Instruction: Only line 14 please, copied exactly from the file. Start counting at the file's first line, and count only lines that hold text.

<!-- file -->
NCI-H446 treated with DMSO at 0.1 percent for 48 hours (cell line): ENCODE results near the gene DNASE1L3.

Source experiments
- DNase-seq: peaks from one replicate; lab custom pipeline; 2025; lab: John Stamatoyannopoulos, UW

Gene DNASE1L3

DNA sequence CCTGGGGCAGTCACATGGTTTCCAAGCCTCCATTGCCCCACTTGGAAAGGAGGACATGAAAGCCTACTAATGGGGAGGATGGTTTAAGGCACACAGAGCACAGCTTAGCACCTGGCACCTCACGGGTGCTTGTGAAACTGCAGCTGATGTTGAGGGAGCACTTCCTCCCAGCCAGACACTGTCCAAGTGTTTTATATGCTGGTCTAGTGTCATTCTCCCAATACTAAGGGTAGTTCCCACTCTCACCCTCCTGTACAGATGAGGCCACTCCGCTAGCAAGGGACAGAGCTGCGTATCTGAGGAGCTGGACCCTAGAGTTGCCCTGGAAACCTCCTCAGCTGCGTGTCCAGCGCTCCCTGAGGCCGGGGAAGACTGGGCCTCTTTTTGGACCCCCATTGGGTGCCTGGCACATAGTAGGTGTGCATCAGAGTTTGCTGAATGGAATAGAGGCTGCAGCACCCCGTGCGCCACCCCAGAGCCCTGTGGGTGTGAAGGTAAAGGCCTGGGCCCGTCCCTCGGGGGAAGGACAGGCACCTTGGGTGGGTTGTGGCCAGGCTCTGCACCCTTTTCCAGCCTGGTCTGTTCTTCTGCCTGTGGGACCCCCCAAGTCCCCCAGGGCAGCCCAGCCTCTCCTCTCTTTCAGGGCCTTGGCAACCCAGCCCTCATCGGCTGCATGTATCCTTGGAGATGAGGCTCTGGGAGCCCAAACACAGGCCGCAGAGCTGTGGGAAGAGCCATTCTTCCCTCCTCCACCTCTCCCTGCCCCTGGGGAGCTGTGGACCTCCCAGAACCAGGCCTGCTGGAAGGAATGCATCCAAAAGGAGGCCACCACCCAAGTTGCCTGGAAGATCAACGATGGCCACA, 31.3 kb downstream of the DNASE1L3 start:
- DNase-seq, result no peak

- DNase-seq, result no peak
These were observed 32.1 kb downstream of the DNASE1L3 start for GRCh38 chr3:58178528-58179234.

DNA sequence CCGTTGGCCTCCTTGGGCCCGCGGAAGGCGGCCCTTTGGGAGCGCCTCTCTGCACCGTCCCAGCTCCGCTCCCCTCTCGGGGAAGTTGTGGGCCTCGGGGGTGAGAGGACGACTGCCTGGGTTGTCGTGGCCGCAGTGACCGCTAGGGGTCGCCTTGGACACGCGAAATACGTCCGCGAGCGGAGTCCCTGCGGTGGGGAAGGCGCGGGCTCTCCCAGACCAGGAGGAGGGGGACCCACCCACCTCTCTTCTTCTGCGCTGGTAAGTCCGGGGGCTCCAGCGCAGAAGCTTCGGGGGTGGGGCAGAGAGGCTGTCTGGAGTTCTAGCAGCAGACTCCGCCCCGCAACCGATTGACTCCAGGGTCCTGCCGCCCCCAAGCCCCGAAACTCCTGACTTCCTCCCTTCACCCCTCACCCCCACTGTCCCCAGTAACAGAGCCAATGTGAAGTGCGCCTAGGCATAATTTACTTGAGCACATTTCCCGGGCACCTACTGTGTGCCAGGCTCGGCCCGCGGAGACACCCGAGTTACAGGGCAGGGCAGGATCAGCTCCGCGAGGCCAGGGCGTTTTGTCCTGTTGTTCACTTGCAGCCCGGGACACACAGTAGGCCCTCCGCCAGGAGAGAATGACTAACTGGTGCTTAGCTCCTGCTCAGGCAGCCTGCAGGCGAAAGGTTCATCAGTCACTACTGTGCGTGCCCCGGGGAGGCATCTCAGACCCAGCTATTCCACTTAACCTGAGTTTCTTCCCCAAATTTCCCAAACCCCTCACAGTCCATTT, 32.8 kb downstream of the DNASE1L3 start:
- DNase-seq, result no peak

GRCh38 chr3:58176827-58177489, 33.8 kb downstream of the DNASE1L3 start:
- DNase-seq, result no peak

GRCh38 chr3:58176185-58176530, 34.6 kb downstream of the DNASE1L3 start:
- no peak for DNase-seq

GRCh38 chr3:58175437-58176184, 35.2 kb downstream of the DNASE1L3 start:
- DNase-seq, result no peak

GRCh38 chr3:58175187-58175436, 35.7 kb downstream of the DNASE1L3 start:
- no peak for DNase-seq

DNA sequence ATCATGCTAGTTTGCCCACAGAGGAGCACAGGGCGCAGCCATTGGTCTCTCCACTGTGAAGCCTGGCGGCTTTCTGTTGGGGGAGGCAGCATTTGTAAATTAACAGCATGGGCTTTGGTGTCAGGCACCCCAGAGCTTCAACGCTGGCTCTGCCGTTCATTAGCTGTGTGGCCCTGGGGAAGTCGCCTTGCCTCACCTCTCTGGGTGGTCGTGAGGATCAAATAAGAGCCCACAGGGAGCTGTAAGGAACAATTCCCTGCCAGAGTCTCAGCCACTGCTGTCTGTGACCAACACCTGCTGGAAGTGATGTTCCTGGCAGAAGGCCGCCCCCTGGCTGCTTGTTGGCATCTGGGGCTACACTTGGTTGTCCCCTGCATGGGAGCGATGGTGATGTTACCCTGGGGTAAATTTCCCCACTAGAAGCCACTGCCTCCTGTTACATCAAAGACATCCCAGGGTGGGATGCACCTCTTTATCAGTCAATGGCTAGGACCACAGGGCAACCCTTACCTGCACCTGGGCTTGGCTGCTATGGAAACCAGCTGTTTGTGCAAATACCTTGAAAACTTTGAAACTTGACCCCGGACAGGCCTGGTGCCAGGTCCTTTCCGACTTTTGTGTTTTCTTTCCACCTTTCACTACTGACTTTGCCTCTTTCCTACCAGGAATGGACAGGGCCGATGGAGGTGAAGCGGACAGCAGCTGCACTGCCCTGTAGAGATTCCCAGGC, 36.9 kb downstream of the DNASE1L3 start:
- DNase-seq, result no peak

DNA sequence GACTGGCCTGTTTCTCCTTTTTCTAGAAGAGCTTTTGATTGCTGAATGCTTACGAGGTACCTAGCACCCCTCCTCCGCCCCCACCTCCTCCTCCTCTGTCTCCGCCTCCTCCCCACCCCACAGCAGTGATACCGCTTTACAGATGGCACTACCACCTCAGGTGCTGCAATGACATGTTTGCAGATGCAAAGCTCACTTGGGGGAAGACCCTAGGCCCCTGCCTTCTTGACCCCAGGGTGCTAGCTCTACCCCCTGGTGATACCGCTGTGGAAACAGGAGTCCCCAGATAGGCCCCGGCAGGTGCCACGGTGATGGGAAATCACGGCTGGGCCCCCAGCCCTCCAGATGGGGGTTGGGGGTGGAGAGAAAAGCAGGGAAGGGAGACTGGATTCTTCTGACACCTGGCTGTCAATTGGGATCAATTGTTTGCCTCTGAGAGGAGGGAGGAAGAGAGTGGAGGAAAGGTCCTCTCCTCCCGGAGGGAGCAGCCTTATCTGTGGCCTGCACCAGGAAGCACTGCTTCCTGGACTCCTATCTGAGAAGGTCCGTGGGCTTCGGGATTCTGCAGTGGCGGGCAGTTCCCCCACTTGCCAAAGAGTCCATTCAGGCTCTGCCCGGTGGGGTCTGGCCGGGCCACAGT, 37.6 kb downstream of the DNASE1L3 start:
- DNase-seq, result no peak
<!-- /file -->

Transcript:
- no peak for DNase-seq